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Frumpy - Frumpy 2 CD (album) cover




Eclectic Prog

3.96 | 116 ratings

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4 stars Sounding like a psychedelic reincarnation of blues legend Bessie Smith, the blazing vocal power of Inga Rumpf sets the stage for this 1971 blues / rock blowout. Grooving through 4 intense and rather lengthy compositions that meld the fire and passion of the blues with traits of the UK progressive rock movement, Frumpy' s second LP, simply titled 2, is arguably their finest.

Somewhat detatched from the freaky sounds that were materializing in the communes and basement bars that were associated with the underground Krautrock scene in their homeland of West Germany in the early seventies there is a marked American R&B tendancy here. This can be largely attributed to vocalist Rumpf's affections for early female blues artists as well as the music of Elvis Presley but what really makes Frumpy 2 jive is the unremitting chemistry that flows between the individual players. Unlike some of the abstract studio jams of contemporaries such as Amon Duul II there is more consonance here and one doesn't have to be tripped out on LSD to appreciate these exuberant compositions that can be melodic, ferocious and sublime while sustaining a meaningful flow.

Solid Hammond Organ power chordings from Jean-Jacques Kravetz lay the foundation for the 4 pieces which have often been compared to UK contemporaries such as Uriah Heep and Deep Purple but have more parallells to the uniquitous organ work of Peter Hecht on Lucifer's Friend's eponymous debut . Fiery Hendrixy electric guitar flourishes from Rainer Baumann colour the four intense pieces and bond well with the Hammond substructures and are the only suggestions of Krautrock predelictions. A noticeable common pattern becomes evident on the record by the beginning of side two that gives the band a two dimensional quality with Rumpf's vocals bookending the adventurous instrumental sections often joining and accenting them with effectual wordless vocalizations.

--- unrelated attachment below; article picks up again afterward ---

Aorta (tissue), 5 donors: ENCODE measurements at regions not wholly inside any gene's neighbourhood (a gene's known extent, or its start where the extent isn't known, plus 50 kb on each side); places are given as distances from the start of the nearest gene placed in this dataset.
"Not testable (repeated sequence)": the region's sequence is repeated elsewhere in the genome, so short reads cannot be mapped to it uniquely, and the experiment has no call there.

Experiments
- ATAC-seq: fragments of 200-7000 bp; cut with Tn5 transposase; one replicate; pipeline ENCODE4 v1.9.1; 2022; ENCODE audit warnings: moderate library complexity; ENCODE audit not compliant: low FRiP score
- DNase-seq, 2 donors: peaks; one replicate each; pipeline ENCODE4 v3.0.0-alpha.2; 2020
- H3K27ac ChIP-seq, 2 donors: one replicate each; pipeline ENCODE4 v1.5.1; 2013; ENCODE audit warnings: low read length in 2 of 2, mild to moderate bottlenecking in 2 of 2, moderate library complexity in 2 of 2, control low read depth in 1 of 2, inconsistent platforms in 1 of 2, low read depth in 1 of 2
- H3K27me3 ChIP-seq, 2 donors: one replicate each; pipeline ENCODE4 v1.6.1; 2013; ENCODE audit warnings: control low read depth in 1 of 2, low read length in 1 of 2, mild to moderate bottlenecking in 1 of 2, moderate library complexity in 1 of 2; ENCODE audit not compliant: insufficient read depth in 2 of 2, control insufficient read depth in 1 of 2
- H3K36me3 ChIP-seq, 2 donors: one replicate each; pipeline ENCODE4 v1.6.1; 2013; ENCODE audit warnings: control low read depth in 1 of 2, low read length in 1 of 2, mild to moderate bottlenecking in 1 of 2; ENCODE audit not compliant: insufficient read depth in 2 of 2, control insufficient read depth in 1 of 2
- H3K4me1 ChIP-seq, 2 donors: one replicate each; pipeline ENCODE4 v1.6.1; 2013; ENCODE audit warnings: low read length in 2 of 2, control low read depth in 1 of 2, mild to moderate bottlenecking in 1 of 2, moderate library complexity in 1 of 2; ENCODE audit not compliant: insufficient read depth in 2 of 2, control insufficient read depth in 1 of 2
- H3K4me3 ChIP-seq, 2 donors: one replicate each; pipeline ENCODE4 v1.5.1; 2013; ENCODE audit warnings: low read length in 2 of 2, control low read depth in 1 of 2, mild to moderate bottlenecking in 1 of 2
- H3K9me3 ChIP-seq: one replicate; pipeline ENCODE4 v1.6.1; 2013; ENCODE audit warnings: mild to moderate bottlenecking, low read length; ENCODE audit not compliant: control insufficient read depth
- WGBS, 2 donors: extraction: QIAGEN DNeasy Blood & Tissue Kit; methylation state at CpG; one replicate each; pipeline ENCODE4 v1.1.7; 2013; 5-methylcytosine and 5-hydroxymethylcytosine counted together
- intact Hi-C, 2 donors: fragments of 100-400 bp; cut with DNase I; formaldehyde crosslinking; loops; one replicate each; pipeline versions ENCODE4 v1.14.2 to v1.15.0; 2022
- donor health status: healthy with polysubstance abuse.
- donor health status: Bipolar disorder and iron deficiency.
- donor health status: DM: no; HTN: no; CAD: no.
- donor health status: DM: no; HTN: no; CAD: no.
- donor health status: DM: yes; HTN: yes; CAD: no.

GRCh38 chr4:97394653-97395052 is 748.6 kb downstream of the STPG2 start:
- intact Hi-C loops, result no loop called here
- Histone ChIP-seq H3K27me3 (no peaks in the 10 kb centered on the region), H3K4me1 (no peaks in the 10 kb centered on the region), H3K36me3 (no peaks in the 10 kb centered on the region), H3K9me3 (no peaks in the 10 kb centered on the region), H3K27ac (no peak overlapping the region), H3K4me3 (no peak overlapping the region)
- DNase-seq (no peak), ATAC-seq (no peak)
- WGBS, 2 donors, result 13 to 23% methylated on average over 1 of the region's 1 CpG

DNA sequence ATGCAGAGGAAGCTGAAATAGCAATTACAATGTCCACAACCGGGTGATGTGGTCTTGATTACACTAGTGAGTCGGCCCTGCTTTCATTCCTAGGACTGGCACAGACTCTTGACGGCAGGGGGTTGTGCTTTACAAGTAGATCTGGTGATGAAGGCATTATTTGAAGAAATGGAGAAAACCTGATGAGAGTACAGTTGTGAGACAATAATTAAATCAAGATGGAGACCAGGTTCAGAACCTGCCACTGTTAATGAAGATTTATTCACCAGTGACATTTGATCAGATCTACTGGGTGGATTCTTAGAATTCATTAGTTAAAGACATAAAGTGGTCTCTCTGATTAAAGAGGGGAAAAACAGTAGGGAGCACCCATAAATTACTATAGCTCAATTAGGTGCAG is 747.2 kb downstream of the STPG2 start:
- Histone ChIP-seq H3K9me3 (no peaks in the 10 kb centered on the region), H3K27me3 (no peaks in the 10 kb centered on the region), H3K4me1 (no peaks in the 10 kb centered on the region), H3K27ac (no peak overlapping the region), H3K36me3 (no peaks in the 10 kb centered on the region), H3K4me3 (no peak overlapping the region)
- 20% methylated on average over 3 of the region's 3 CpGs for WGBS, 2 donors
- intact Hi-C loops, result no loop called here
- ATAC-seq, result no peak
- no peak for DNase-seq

In spite of the rather straightforward playing and musicianship on two cosmic blues rave ups Take care Of Illusion and How The Gypsy Was Born ( no John McLaughlins or Rick Wakemans here ), the band's energy and execution are impeccable and atone for any lack of musical profoundness. The latter, How The Gypsy Was Born attainied moderate success as a cut down single version on the German charts during the spring of '71. More musical and compositional exploration takes place on the other two pieces Good Winds and Duty which appropriately open and close the album respectively. Even more depth is created by interpolating some classical organ themes, the most notable being the Bach fugue at the conclusion of Duty which also features some groovy Hammond / guitar interplay and a blistering guitar freakout by Baumann. The album opener, Good Winds ( which should have been placed at the conclusion ) has the potential for a side long epic with it's dreamy lyrics that unite the Earth & universe with Rumpf stepping out of character with the rest of the album providing some spectral vocals on this ethereal piece that rivals anything from Annie Halsam or Sonja Kristina of British bands Renaissance and Curved Air.

A long lost classic confined to the vaults and dusty old vinyl collections prior to being resurrected by the age of the compact disc, perhaps the only qualm I have with Frumpy 2 is the track sequence and this is easily solved with the CD format. After listening to this blast from the past one can only wonder why Frumpy did not attain more international acclaim. So put the cat out, strap yourself into the ejection seat and crank this jewel from the glorious seventies to eleven.

Vibrationbaby | 4/5 |


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